Lantern Parade Kicks Off Atlanta's Art on the BeltLine
If you think Atlanta doesn’t have a vibrant art scene, then you’re probably watching too much of The Walking Dead. On the contrary, it’s very much alive and we're all invited to enjoy it along eight miles of Atlanta’s BeltLine.
Art on the BeltLine began in 2010 with 40 works of visual and performance art and has now grown by a whopping 40 percent. It is the City of Atlanta’s largest temporary public art exhibition, showcasing the work of hundreds of visual artists, performers and musicians.
Kicking off each year’s event is the Lantern Parade. Bring a homemade lantern or anything that illuminates and take the leisurely 2.2-mile walk to the Park Tavern in Piedmont Park where folks gather for post-parade food and drink. Lantern-making events are held prior to the event.
If watching parades is more your style, the route is dotted with some of the city’s best restaurants, like Rathbun’s in Inman Park and Parish in the Old Fourth Ward; both have outdoor patios. There’s also a great view from the Highland Street Bridge. Take a look at the route map and plan accordingly.
We caught up with the Atlanta BeltLine’s director of design, Fred Yalouris, to find out a little more about the city’s burgeoning and changing art scene.
How has the Atlanta art community changed over the years?
The Atlanta arts community has evolved to become less exclusive and more grassroots, with a wider range of artists adding ideas to the creative sphere. More opportunities have opened up for younger and emerging artists, with organizations such as WonderRoot, Burnaway, Flux and others offering resources to these artists. This growth in resources has resulted in not only more active artists, but also a far bigger audience for the arts and a greater opportunity for public interaction with the arts.
What does Art on the BeltLine add to the Atlanta community?
Art on the Atlanta BeltLine has greatly increased the community’s awareness and exposure to public art. It has also helped many emerging artists benefit from that exposure, enhancing their status in the arts community.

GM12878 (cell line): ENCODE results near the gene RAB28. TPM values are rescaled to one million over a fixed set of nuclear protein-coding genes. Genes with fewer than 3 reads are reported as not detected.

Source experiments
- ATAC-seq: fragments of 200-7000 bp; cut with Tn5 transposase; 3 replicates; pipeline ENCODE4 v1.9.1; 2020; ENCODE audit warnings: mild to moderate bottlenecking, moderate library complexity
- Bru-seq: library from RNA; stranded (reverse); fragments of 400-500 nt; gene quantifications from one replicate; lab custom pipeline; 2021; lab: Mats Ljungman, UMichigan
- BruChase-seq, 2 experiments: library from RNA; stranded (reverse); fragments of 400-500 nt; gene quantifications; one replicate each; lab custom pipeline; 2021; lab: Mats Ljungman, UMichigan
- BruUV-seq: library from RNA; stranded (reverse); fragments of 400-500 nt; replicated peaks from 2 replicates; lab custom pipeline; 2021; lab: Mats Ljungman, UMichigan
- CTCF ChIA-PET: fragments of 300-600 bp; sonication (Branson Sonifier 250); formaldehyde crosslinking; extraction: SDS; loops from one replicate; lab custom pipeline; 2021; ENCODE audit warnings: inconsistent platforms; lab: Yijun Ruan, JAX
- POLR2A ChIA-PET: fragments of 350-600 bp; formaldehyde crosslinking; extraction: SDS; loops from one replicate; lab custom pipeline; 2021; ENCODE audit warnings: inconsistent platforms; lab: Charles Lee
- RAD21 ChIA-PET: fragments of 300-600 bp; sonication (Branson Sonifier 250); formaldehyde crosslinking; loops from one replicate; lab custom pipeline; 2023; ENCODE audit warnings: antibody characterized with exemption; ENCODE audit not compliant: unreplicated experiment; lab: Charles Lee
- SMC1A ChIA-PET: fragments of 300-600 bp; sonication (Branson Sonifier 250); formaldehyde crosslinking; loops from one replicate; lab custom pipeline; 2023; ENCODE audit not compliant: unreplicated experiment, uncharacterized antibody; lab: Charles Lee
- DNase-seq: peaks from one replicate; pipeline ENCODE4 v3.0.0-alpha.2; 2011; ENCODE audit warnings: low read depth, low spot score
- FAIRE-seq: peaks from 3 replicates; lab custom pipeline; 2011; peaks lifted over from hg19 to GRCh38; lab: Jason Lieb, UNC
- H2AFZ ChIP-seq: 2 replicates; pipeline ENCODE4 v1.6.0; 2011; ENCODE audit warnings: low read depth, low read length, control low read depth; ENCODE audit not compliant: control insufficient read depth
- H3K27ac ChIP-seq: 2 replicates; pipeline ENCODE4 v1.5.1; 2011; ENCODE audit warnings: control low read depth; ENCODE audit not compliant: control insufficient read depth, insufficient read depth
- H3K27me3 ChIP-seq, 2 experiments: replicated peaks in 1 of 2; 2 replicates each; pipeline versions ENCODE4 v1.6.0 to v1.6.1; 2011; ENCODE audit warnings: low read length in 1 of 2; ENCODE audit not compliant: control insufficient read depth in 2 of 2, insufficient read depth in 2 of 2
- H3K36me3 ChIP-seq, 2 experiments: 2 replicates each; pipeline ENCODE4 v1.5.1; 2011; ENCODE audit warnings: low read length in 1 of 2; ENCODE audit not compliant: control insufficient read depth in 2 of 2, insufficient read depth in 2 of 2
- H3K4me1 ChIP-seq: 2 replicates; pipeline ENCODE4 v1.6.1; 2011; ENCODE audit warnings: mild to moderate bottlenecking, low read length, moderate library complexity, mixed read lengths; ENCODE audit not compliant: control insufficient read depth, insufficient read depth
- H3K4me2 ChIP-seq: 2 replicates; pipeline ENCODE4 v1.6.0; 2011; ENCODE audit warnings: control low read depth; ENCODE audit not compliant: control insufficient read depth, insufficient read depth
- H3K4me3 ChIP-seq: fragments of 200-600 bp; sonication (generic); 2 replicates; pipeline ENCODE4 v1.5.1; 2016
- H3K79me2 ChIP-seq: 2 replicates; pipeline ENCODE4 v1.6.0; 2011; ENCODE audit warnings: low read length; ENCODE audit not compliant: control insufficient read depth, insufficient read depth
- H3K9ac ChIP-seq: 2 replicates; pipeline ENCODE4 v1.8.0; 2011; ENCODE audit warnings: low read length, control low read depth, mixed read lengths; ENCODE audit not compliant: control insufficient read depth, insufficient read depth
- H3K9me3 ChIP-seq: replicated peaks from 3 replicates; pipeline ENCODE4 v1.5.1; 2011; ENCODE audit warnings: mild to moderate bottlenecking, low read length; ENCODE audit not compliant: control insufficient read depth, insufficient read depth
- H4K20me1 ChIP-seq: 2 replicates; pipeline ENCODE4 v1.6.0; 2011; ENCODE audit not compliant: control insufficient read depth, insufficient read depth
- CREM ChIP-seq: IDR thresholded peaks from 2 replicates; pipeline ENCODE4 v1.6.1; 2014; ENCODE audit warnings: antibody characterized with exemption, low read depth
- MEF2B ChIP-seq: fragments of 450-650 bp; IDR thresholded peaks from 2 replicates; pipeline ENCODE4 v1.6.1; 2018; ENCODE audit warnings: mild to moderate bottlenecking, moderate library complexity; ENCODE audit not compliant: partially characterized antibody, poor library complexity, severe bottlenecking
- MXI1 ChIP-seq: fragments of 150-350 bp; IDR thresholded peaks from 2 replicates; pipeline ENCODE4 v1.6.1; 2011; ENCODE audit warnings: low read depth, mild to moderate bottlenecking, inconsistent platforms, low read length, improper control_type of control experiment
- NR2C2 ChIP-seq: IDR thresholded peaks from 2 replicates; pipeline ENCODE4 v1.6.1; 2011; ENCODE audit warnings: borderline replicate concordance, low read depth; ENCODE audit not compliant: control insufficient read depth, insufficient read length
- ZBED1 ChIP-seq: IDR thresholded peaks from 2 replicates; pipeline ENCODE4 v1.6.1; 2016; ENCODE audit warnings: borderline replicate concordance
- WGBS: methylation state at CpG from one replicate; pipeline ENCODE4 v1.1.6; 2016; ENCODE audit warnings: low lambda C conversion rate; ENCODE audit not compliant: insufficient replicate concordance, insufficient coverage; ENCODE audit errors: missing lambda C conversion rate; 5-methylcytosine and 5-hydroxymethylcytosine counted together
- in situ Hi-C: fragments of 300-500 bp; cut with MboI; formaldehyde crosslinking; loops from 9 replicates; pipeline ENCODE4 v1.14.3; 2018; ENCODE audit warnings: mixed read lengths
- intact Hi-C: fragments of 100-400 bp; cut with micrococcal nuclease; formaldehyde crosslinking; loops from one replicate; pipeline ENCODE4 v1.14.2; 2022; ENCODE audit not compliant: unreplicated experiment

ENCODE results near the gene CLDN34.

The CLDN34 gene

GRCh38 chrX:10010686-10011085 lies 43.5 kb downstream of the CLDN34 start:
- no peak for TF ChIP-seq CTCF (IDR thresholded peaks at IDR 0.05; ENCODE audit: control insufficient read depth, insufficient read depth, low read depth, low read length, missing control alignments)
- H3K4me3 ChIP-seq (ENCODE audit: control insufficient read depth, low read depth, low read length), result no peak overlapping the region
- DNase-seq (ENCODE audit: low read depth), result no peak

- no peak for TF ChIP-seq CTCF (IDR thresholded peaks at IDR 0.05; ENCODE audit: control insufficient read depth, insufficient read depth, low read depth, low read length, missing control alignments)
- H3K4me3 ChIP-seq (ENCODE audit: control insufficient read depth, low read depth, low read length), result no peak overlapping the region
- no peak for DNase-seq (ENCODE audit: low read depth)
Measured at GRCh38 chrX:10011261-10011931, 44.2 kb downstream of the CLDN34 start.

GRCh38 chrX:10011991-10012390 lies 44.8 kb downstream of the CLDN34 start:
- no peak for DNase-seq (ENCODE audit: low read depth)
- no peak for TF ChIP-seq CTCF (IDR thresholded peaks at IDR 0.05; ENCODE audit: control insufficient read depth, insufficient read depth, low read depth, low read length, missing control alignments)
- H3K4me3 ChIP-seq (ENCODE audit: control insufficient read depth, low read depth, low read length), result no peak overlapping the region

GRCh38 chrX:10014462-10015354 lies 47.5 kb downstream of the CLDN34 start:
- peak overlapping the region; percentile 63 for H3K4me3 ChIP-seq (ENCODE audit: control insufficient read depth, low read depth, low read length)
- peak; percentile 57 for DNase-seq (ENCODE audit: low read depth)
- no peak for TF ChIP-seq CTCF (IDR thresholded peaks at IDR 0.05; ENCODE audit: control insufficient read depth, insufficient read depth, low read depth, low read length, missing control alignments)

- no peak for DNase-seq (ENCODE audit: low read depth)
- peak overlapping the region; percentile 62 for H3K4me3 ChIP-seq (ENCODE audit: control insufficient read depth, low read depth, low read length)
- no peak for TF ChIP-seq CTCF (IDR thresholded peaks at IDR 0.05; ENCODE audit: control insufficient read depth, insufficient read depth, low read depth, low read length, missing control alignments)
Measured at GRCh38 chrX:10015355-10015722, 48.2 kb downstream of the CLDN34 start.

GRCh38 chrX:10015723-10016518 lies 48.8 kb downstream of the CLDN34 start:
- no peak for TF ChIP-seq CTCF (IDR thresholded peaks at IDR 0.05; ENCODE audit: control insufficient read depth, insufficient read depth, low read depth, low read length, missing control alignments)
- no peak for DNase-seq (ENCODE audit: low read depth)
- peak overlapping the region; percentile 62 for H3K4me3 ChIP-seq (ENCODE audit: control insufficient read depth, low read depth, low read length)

Art on the Atlanta BeltLine also takes a unique approach to exhibit space — not just placing art outdoors, but in a linear space over eight miles. This also helps to encourage people’s interaction with and understanding of the larger picture of the Atlanta BeltLine as a transit, trails and parks project. There is an added benefit for public health by drawing people out to the corridor to walk and view the work.
What is the community’s reaction to Art on the BeltLine?
Community feedback has been very good. Each year, members of the community become more and more involved, with greater numbers of artists submitting proposals and more people taking an interest in the art they are seeing on the trails. Not only is interest growing in the visual art, but the performance art sees greater participation every year. With eight performance days, Art on the Atlanta BeltLine is able to offer a variety of mediums and performances for audience members of all ages. Inquiries from artists about proposals and from the community about the artists, installation and performance schedules arrive earlier every year, well in advance of our September launch.
How about support from the local government and other officials?
Art on the Atlanta BeltLine maintains a close partnership with the City of Atlanta Office of Cultural Affairs and the Fulton County Arts Council. Our partners and sponsors are vital to the implementation of the project, as well as increasing awareness about it. This is fantastic not only for the artists, but for people in the Atlanta community who may not know that they have access to free public art as part of a program that is being held up as a national model for transformation.